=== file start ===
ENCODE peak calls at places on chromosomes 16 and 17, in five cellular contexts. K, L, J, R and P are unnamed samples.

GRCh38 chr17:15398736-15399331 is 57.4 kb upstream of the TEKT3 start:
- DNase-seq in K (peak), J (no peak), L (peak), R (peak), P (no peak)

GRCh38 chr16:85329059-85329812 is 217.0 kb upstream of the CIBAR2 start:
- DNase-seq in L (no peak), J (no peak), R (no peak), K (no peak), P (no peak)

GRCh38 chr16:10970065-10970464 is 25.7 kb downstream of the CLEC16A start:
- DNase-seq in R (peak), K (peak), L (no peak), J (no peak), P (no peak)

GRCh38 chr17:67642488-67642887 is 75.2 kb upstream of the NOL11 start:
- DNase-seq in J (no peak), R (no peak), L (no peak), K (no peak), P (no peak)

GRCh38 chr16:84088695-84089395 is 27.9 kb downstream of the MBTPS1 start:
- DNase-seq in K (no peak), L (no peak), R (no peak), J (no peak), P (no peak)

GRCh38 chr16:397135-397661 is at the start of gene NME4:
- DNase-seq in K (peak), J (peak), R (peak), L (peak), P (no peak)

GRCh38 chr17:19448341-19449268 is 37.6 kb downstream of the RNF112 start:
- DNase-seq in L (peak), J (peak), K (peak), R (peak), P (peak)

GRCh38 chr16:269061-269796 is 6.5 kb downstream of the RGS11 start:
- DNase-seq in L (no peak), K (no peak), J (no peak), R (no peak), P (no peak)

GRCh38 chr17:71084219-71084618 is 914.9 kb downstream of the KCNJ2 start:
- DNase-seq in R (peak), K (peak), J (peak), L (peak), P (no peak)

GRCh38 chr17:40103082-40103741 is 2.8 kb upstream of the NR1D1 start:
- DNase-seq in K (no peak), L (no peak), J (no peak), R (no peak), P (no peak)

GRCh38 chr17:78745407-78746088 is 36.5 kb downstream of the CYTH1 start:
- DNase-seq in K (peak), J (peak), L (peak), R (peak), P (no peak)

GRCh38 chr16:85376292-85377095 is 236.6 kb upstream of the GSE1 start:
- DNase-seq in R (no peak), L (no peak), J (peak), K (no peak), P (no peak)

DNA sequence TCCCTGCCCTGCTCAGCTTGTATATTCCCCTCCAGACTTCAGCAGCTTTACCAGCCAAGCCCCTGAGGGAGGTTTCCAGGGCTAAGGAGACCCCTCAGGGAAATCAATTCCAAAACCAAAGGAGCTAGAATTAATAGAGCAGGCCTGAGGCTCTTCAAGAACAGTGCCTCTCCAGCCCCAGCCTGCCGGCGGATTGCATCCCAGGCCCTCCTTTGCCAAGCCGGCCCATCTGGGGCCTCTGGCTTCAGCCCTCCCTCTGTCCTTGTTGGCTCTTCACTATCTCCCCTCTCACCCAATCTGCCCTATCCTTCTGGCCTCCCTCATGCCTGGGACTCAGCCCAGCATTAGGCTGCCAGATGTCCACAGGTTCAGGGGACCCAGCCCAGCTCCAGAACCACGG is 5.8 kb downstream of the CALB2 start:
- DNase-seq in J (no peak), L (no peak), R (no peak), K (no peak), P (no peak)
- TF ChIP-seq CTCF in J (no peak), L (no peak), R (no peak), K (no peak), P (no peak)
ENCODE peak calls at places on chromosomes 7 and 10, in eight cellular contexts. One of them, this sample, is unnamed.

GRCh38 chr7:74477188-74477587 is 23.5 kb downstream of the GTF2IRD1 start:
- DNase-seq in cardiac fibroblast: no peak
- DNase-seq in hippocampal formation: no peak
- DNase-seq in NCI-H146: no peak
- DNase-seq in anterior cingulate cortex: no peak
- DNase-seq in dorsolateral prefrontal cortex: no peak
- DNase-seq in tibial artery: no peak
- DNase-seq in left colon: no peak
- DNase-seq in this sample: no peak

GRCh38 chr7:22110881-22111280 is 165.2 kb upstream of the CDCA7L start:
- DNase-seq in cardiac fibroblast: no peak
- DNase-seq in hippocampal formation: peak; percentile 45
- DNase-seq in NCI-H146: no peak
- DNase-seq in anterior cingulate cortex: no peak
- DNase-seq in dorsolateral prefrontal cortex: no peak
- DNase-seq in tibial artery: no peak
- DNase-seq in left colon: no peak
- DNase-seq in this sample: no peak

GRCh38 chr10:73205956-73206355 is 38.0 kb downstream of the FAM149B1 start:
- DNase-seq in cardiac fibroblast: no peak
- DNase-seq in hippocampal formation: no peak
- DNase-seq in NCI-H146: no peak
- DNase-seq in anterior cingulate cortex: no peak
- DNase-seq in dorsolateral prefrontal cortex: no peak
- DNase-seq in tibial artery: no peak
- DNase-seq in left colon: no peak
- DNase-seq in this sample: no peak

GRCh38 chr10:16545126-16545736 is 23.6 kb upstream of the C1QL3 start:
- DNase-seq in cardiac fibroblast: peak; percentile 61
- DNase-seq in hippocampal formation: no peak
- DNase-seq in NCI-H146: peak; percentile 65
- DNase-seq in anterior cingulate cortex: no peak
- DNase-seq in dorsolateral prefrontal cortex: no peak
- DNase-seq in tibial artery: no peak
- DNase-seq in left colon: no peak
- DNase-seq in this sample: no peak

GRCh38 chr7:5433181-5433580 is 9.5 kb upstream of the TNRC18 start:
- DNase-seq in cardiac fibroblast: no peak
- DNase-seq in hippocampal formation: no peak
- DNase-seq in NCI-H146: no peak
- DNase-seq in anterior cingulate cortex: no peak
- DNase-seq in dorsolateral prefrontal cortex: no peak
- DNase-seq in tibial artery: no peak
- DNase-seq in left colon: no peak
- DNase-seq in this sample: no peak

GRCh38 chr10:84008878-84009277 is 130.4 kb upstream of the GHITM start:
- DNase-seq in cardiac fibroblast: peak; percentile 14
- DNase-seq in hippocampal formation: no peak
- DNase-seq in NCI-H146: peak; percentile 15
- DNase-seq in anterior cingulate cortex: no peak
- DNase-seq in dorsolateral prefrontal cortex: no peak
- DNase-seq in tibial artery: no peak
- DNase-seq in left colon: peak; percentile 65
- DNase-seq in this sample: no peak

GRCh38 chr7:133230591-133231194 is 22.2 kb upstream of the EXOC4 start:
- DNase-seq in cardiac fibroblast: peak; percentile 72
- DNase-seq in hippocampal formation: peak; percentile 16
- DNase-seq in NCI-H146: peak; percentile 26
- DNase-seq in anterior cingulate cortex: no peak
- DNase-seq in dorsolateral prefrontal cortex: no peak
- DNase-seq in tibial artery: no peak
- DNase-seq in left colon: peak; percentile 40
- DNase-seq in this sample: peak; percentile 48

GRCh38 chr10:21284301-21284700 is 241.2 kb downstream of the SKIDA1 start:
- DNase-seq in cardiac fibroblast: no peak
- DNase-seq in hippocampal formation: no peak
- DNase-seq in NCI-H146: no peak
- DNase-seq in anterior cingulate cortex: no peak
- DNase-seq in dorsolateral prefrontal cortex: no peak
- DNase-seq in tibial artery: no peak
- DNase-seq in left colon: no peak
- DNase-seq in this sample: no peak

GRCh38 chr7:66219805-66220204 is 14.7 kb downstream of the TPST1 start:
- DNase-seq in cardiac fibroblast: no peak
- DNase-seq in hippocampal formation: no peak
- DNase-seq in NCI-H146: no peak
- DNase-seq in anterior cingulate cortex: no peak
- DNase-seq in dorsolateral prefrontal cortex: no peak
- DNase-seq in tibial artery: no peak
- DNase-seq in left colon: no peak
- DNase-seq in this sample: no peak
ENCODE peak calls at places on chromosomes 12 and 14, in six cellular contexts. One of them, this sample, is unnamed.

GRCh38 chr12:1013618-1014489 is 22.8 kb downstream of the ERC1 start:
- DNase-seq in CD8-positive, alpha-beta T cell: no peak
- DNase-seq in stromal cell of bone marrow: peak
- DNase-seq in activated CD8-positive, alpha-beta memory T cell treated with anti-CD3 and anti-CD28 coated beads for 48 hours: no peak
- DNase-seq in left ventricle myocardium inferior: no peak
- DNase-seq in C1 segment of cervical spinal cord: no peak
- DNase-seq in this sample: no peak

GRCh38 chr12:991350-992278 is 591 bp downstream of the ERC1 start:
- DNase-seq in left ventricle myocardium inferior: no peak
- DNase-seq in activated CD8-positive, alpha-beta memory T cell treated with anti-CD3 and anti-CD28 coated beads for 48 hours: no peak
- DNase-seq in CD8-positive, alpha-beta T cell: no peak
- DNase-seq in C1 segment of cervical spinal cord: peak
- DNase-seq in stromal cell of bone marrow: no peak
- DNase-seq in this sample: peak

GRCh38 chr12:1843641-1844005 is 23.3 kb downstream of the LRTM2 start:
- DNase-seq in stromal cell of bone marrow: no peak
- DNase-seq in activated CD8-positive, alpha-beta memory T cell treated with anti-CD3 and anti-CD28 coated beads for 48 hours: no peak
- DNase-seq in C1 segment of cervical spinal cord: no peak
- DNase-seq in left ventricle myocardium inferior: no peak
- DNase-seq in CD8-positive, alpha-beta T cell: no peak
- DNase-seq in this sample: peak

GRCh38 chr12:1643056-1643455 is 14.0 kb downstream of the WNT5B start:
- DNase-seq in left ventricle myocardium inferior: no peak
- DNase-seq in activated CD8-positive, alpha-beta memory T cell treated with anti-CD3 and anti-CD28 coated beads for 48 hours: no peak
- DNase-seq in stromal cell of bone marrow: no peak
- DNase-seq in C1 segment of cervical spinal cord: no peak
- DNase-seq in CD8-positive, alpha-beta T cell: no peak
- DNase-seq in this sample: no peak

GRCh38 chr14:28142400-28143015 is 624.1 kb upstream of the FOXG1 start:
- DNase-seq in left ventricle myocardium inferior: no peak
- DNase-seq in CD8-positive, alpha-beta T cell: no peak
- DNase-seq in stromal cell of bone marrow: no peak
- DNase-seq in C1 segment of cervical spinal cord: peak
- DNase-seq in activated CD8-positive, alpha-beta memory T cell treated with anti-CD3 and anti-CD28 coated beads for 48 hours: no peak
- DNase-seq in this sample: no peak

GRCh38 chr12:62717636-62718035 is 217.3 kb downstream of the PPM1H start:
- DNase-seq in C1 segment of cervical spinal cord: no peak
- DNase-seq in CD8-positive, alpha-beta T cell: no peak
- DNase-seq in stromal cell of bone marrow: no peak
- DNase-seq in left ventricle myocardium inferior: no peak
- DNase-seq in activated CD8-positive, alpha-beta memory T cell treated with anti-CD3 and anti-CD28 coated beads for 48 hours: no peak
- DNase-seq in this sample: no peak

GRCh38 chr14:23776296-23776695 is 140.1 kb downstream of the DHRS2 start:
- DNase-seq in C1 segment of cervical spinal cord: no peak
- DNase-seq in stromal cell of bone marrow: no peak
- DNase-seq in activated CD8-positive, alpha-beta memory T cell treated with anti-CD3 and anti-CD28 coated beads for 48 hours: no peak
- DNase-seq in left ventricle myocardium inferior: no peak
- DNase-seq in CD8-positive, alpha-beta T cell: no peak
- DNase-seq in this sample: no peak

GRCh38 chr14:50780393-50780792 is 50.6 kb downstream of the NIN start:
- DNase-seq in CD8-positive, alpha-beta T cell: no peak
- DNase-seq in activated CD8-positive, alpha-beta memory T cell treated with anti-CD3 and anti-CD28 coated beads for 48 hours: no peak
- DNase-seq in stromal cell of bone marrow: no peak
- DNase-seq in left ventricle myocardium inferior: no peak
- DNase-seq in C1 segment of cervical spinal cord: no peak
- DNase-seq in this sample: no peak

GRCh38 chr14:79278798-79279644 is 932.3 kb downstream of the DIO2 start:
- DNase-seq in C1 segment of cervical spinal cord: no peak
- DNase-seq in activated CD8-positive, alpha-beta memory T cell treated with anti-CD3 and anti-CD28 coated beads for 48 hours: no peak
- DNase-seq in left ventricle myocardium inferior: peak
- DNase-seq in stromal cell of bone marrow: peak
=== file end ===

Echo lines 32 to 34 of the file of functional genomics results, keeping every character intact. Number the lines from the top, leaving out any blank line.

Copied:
- DNase-seq in hippocampal formation: no peak
- DNase-seq in NCI-H146: no peak
- DNase-seq in anterior cingulate cortex: no peak